Republicans claim the federal government will “collect more revenue in 2013 than ever before.” But that’s only true in raw dollars, not as a percentage of gross domestic product, which accounts for growth in population, inflation and earnings.
President Barack Obama and House Speaker John Boehner emerged from their White House meeting on sequestration blaming each other for the automatic spending cuts and misrepresenting the other side’s position:
Obama’s remarks left the false impression that Boehner has reneged on a GOP plan to raise $800 billion by limiting tax breaks for the wealthy. Boehner offered that plan in December as an alternative to raising income tax rates. But that plan was dropped when Obama and Republicans agreed to raise rates,
House Speaker John Boehner claimed the federal government will take in more revenue this year than any other year in history. That’s true in nominal dollars, but not as a percentage of gross domestic product — a measure preferred by most economists that accounts for growth in population, inflation and earnings.
In fact, as a percentage of GDP, revenues this year are actually lower than the historical average since World War II.
In an interview on CBS Evening News on Feb.
House Speaker John Boehner tweets that the Obama administration is spending $1.2 million “paying people to play video games.” That’s misleading. The government did pay $1.2 million for university research that includes the study of how video games can stimulate the cognitive abilities of seniors. A fraction of that cost went to compensate seniors who participated in the study, researchers say.
Boehner was one of several prominent Republican congressmen who sent out a flurry of tweets – hashtag #cutwaste – distorting the research.
This Republican talking point aims to blame President Obama for more than $1 trillion in automatic, across-the-board cuts in domestic and defense spending that — without action by Congress — are scheduled to take effect on March 1. But the reality is that the pending cuts would not be possible had both Democrats and Republicans not supported the legislation that included them. …
A fog of misinformation has settled on the fiscal cliff, as both House Speaker John Boehner and Treasury Secretary Timothy Geithner have traded conflicting, misleading and false statements in recent days on the president’s deficit-reduction plan:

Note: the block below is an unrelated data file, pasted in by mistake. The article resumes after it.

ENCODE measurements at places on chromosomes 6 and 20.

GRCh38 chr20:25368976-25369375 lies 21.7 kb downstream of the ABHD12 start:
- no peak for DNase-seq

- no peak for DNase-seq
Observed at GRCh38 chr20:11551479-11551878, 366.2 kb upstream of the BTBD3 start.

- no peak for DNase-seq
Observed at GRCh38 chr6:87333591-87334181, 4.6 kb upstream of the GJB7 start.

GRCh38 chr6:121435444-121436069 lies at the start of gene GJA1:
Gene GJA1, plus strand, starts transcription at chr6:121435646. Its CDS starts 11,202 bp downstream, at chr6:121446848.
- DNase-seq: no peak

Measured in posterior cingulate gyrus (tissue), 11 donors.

Geithner falsely claimed on “Fox News Sunday” that the president’s proposals to slow Medicare growth are “not shifting costs to seniors.” There are four proposals that would increase costs to some seniors by $32.9 billion over 10 years, beginning in 2017,
In press conferences on the so-called fiscal cliff, House Speaker John Boehner greatly exaggerated the negative effect on the economy of raising taxes on upper-income individuals.
Boehner erred when he said that “the problem with raising tax rates on the wealthiest Americans is that more than half of them are small-business owners.” That’s incorrect. Boehner’s spokesman said the speaker simply misspoke, but Boehner is a repeat offender with this bogus claim.
Boehner repeatedly cited an Ernst &
Republicans are right: The White House is greatly exaggerating when it says that “women, in particular,” benefit from a prevention fund that the House GOP proposes to repeal. The truth is that the fund in question wasn’t set up specifically for women’s health programs, and we could find no concrete evidence that it has paid anything to gender-specific health programs so far.
For example, the fund has paid for programs to discourage tobacco use, encourage physical fitness,
House Speaker John Boehner claimed that “small-business people” make up more than half of those who would be hit by a tax increase on “millionaires.” Not really. Only 13 percent of those making over $1 million get even as much as one-fourth of that income from small business, according to government tax experts.
Republicans have for years greatly exaggerated the extent to which higher taxes on upper-income individuals would fall on owners of small businesses.